Trent Sukovieff is savouring the comforts of his hometown of Calgary after spending the past four months in Iraq. “It’s like Christmas, New Year’s and everything all rolled into one,” he says of his visit. These days, home for Sukovieff and his fiancée is Dubai, where he heads up the Middle East headquarters for Waterworks Technologies, the company his father Len founded.
Building a water-treatment plant in Iraq is a tricky business, requiring patience and sensitivity to the local culture, Sukovieff says. Procuring a nut or bolt of a certain size, available at any hardware store in Canada, might take a week in the war-torn country. If you need something done right away, you can’t just call head office; they’re all asleep, so the support of a full-service office in nearby Dubai is a necessity.
A lot of companies in Canada would ask, why bother? Sukovieff has a compelling answer. “We have a lot more business coming out of our Dubai office than we ever have out of the Canadian office,” he says. The company has projects on the go in Oman, Bahrain, Qatar, Saudi Arabia, Jordan, Egypt, Kuwait, Afghanistan, Djibouti—places thirsting for the proprietary water and waste-water treatment systems that Waterworks designs.
The company started in 1985 serving clients in Canada and the United States but very quickly gravitated to the developing countries where the demand for water infrastructure was greatest. “In Canada we have a lot of water,” Sukovieff shrugs. Thus the potential for his firm’s growth here is limited. And the challenges of living, working and profiting abroad? To him, it’s all part of the adventure.
Would that all Canadian companies were so worldly. Maclean’s, along with Canadian Business and Profit, surveyed 833 businesses across Canada between April 15 and May 4 as part of the Business without Borders initiative, and 60 per cent claimed to be engaged in business outside Canada in some way, whether exporting, sourcing goods and services, or working with foreign partners.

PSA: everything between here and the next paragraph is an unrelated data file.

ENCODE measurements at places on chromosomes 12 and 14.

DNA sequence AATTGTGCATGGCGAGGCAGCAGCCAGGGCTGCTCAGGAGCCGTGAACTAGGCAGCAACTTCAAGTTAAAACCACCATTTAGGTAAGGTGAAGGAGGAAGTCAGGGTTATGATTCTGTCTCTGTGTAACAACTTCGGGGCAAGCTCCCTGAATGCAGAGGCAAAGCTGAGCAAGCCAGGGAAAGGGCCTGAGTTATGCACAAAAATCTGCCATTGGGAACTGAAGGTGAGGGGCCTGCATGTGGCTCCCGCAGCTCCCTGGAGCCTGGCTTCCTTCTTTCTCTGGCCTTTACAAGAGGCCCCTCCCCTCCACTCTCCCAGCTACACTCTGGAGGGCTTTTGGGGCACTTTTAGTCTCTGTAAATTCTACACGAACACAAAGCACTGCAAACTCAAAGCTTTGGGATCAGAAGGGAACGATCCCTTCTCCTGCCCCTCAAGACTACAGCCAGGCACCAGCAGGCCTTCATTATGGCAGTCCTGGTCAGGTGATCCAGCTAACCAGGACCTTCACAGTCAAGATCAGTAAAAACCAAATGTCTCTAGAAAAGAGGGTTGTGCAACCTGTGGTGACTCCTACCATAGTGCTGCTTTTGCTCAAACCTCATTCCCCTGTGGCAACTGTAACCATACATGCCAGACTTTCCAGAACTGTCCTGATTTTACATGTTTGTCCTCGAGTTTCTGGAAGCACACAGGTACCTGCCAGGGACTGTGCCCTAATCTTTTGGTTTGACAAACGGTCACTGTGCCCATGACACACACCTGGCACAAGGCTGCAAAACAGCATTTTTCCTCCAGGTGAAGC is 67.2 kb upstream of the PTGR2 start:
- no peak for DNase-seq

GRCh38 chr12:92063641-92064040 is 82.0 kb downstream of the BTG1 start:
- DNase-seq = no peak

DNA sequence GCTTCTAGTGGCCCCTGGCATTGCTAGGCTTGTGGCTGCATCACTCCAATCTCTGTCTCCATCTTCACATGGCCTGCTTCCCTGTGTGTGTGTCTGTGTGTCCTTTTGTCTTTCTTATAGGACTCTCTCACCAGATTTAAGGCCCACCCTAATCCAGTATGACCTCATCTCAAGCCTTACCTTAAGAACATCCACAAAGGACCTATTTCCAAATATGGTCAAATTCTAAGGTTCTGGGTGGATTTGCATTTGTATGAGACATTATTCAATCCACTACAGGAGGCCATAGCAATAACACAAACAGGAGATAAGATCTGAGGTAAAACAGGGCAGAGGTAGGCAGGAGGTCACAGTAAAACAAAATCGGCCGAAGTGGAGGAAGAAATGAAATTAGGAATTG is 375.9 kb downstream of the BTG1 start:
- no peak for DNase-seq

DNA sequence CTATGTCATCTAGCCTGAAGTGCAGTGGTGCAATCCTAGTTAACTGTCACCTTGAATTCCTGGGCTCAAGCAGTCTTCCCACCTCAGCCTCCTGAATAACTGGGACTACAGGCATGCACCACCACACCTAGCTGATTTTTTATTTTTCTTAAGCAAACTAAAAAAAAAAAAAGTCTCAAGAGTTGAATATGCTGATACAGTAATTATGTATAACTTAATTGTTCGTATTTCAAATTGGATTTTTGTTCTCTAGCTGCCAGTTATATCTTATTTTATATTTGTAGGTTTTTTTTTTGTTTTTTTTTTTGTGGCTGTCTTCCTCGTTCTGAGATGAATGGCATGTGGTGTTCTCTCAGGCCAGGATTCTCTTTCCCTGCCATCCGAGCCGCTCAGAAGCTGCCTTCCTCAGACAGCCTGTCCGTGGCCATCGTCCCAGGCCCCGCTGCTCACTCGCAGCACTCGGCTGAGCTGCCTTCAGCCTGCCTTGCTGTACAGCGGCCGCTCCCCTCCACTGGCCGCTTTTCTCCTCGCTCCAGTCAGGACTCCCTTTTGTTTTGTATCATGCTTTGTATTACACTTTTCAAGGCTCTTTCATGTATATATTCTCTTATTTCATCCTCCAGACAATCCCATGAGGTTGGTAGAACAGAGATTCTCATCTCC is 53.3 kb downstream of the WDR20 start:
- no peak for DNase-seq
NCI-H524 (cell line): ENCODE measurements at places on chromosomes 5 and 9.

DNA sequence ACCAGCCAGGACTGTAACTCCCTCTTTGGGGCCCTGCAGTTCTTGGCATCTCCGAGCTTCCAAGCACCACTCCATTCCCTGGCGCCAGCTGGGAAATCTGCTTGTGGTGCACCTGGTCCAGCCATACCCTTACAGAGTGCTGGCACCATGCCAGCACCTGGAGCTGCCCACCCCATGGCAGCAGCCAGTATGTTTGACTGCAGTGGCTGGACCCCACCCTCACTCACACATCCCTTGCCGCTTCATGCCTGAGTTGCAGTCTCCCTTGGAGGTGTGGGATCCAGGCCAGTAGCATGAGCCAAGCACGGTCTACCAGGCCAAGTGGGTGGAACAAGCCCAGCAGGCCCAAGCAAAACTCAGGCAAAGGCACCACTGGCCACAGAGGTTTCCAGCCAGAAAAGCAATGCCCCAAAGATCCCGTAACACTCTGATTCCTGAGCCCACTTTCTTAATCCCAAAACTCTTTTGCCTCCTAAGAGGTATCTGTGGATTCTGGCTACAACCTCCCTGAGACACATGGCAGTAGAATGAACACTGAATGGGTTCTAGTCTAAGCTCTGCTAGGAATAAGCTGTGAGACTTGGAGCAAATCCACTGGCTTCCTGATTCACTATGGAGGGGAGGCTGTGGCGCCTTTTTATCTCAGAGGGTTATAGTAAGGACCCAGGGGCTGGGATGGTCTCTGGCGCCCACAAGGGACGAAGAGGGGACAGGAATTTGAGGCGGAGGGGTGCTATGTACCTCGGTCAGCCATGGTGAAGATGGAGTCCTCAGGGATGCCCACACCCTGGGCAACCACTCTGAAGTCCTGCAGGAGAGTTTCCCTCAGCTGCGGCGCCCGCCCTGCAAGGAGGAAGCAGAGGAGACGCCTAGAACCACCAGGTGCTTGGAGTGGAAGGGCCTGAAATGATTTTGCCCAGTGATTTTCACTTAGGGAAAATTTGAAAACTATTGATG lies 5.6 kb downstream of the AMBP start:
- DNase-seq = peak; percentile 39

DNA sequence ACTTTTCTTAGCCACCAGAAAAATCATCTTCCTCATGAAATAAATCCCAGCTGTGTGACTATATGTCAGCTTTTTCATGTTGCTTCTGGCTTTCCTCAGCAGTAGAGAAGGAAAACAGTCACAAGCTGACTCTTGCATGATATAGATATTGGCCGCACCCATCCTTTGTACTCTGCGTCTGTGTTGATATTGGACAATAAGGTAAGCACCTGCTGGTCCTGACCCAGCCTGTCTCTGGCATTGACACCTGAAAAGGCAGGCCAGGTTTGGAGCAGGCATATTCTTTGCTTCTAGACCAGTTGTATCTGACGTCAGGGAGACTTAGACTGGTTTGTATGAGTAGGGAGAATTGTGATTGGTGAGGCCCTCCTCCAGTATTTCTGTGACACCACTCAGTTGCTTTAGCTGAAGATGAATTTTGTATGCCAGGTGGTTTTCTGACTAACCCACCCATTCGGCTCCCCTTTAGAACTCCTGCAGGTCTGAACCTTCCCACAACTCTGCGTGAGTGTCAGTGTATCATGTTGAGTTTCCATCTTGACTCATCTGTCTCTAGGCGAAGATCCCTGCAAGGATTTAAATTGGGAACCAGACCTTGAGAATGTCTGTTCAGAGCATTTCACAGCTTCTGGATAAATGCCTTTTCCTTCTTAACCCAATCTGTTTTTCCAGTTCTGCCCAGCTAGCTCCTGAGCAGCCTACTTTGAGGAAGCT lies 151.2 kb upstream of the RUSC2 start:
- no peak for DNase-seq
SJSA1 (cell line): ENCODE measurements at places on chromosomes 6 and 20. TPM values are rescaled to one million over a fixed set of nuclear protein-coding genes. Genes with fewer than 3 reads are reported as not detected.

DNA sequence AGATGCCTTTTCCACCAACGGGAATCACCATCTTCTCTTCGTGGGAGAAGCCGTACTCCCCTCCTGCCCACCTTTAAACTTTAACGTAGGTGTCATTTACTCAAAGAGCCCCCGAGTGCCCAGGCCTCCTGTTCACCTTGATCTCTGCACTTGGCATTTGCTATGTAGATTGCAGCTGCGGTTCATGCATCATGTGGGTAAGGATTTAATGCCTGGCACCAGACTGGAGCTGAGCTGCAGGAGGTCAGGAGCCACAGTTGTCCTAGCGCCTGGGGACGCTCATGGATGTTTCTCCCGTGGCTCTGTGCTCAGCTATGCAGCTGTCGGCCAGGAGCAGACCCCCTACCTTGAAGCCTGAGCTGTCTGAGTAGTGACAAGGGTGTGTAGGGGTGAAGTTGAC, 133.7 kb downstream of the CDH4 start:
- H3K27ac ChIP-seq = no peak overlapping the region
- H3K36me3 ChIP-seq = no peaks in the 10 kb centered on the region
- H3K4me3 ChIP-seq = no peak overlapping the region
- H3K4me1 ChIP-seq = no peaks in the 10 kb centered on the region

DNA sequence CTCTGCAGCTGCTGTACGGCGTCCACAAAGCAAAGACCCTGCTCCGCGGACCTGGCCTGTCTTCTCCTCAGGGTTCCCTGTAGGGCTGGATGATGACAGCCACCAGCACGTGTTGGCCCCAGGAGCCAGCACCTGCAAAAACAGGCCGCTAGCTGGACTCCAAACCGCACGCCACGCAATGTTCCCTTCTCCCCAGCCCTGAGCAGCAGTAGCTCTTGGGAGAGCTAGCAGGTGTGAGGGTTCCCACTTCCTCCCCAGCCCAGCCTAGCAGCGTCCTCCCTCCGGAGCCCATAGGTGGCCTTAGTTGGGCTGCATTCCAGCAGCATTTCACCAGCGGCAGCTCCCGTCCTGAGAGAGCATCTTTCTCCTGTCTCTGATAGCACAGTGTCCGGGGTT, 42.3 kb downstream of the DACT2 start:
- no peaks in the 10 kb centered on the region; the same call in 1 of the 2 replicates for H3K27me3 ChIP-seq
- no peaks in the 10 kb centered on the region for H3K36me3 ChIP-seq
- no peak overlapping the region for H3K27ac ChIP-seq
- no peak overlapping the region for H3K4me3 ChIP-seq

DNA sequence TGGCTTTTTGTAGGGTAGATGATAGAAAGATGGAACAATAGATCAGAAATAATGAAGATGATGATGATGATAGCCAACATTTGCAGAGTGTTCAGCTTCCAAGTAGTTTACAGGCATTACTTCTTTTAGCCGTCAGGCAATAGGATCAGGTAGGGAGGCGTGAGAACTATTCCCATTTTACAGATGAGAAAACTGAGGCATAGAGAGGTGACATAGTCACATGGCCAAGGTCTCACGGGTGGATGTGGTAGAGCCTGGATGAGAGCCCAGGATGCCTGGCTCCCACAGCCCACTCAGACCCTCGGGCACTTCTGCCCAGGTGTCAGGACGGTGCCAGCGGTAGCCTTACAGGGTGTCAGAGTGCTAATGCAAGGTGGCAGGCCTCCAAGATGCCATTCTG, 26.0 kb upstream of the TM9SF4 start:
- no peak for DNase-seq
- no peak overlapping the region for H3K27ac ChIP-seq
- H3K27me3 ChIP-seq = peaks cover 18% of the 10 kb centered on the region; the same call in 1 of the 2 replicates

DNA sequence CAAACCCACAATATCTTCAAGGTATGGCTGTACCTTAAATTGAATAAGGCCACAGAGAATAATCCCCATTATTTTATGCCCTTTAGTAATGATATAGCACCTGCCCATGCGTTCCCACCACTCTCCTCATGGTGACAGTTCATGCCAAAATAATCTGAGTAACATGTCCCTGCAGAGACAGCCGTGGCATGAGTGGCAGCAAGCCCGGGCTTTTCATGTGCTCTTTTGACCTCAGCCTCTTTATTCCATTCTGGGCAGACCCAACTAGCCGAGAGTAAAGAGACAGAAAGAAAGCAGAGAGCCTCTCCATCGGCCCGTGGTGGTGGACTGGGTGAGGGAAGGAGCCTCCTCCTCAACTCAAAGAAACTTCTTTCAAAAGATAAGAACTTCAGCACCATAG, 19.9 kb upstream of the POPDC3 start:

The most surprising result, though, came from the 333 respondents not doing business internationally: 62 per cent expressed no interest whatsoever in doing so. Only three per cent indicated they planned to start within 12 months, while 18 per cent said they were gathering information. Nine per cent said they were interested in doing business abroad but were not sure where to start. These homebodies—all with annual revenues in excess of $1 million as per the survey parameters—were not clear about just why they were not reaching beyond Canada, citing a variety of perceived barriers including cost, competition, regulations, staffing and marketing. A third of respondents admitted to being “just not interested.”
“The ones who aren’t [doing business abroad] are just guessing,” opines Paul Beamish, Canada Research Chair in International Business at the Richard Ivey School of Business at the University of Western Ontario, who participated in a round-table discussion of the survey results on May 20. Just five per cent cited foreign-exchange fluctuations as a risk inherent in operating outside Canada, he notes, yet among the 500 companies engaged with foreign customers and suppliers, this was the largest single concern, mentioned by more than a third of respondents. Other real obstacles faced by the more globally oriented firms included the cost of operating internationally, local competition, staffing, local politics and market conditions, and marketing to unfamiliar customers.
The most common way companies conducted business abroad was through foreign partners, at 37 per cent, followed by their own boots on the ground, at 35 per cent. Nearly one in five had no foreign offices or partners, instead serving their customers and dealing with suppliers from Canada, a model made increasingly feasible by the Internet.
Many respondents expressed dismay at the difficulty of obtaining reliable regulatory and market information. Noted one: “Getting a straight answer on what duties and brokerage will apply on shipments is almost impossible to obtain. Even to the United States it is difficult. It would be great if all of these free trade agreements actually resulted in freer trade.”
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